By Derek Holtom
MJHL Web Correspondent
By his own admission, the start of each Manitoba Junior Hockey League season is one of the favourite times of the year for Commissioner Kim Davis.
“The whole season is exciting, but the early part of the season is what I really like because I get a really good chance to see all the new teams – because they are new teams by and large, as well as the new players, the younger players that are just coming into the league.”
And with the season now well under way, Davis says things are fairly stable across the league.
“Overall it’s not in bad shape – nothing has transpired since the end of last year to make things any different,” he said. “The teams are full of optimism, and some teams have gotten off to good starts.”
It’s very interesting early on this year, as teams who have traditionally struggled to make the playoffs in recent years – teams such as Swan Valley, Waywayseecappo and Dauphin – have enjoyed some of their best starts in recent memory. And that’s led to plenty of parity and rejuvenated interested around the league.
“There are some different teams that are at the top at least at this point, and it remains to be seen whether that trend will continue, and the teams will sort that out for sure,” said Davis. “But I think all of them are still full of optimism.”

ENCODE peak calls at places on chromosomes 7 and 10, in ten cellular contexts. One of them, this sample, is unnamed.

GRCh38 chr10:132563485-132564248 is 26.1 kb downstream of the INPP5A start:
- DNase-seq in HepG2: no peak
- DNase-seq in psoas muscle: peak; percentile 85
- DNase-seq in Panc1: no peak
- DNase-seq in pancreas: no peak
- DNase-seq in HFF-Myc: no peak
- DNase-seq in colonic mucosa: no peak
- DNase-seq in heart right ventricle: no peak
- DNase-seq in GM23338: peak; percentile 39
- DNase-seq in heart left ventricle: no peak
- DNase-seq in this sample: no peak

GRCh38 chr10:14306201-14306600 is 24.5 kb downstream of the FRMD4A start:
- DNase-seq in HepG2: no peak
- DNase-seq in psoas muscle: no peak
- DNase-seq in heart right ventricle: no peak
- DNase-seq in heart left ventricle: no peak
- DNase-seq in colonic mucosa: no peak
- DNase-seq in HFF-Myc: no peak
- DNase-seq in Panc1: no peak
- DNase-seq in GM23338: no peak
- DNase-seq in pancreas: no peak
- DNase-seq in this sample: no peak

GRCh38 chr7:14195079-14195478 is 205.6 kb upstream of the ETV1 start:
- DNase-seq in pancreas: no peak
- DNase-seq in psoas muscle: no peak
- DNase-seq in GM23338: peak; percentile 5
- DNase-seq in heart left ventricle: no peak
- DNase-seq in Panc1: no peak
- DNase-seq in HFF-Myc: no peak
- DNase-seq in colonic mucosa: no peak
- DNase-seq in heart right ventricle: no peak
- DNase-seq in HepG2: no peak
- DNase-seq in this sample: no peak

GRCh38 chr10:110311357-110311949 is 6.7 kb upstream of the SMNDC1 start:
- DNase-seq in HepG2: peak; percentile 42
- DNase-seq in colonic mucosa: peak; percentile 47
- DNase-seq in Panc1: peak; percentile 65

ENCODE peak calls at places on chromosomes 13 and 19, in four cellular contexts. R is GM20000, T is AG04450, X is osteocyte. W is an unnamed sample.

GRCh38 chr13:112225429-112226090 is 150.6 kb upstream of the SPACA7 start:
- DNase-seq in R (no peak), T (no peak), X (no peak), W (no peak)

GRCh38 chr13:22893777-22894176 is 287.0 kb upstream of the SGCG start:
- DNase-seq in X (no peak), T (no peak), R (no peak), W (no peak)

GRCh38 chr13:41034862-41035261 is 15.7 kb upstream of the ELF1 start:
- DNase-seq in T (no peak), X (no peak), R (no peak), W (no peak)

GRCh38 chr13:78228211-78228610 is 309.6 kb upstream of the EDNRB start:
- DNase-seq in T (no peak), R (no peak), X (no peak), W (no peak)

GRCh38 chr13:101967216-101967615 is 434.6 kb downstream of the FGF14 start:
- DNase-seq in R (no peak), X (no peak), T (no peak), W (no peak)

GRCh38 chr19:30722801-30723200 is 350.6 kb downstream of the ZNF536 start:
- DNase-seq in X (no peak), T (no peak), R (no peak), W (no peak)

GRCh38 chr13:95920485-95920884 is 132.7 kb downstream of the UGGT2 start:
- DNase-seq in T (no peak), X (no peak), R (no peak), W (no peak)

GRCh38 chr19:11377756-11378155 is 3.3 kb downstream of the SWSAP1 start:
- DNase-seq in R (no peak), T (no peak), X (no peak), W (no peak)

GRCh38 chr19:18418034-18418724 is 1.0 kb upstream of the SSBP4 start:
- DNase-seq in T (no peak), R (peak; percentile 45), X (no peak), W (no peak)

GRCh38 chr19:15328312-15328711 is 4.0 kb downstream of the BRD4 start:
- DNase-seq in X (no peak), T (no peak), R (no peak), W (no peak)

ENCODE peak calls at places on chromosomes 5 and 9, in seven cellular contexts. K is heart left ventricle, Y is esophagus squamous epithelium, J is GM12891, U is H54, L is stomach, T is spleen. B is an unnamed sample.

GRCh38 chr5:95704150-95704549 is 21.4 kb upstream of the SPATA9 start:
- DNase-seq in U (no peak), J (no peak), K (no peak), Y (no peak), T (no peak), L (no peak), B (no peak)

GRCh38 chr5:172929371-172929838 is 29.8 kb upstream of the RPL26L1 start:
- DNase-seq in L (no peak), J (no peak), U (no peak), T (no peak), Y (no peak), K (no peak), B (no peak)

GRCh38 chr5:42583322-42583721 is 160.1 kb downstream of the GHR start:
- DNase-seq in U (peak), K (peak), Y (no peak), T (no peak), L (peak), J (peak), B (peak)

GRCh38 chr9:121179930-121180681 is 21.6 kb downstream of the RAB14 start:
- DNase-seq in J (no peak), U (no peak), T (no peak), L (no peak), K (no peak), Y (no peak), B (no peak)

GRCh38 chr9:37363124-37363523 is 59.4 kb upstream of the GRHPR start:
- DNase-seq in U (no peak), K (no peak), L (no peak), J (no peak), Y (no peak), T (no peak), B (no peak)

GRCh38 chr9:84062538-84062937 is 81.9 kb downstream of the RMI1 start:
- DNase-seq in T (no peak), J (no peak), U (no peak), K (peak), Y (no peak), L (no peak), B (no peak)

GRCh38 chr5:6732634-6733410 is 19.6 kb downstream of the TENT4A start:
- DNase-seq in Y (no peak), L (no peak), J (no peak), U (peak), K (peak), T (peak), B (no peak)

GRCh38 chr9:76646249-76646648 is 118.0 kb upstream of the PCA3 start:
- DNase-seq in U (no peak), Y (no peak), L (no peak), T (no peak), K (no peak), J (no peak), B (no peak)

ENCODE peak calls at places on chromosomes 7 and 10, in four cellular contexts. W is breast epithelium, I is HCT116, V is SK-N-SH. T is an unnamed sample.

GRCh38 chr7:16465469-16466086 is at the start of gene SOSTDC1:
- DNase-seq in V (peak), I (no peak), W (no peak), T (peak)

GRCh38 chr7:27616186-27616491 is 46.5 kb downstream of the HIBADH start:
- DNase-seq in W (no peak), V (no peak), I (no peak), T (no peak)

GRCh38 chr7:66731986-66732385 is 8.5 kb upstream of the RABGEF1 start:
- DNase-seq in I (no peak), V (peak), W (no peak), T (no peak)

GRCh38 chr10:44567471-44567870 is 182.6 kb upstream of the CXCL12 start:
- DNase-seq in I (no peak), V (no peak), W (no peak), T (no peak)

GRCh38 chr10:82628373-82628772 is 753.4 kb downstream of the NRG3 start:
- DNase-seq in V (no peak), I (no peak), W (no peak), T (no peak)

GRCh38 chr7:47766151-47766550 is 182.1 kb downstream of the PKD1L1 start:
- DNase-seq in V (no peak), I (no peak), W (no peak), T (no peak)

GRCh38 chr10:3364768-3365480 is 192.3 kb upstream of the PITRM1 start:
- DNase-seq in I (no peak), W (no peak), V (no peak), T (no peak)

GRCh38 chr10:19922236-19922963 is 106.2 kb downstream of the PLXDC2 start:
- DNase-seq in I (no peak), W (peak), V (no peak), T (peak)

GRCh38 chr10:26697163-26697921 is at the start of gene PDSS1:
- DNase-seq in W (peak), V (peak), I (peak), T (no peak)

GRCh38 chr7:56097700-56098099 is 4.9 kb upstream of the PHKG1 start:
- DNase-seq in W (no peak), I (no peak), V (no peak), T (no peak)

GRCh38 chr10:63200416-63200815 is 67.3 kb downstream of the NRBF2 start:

The MJHL is also continuing on their path to being a younger, more scholarship-attractive league. That means less 20-year-olds for each team moving forward.
“The expectation of that over the next two years the roster size reduced,” said Davis. “This year the number of 20-year-olds is at eight, next year it will be seven and then the next year it will be six where it will level off. It’s part of an ongoing play that’s going on across all junior A leagues.”
Coupled with the new rules on fighting (one fight and you’re out), today’s MJHL is a much faster and skilled league than it was even 10 years ago.
“We as a junior league were ahead of the curve in terms of responding to the number of fights that were happening in our games,” said Davis. “And it was for sure the right decision to make.
“I know there are people out there that don’t believe that, but as we’ve seen the highest league in the world, the NHL, has reduced the number of fights they have,” he added. “And it seems players just are not that interested in that part of the game. And we have a better game for it.”
Davis is also going to be busy for the next 18 months as he helps the Portage Terriers host the RBC Cup again. It’s a quick return of the national championship to Manitoba, but there is a reason Manitoba was the ideal play to host the 2020 RBC Cup.
“The national body approached me and asked if the MJHL would be interested in hosting the 2020 championship, because it will be the 50th anniversary of the national championship, and the first one was held in Manitoba in 1970,” said Davis. “So when I presented that concept to our board, they were very interested.
“And at the end of the day, Portage put in a formal bid,” he added.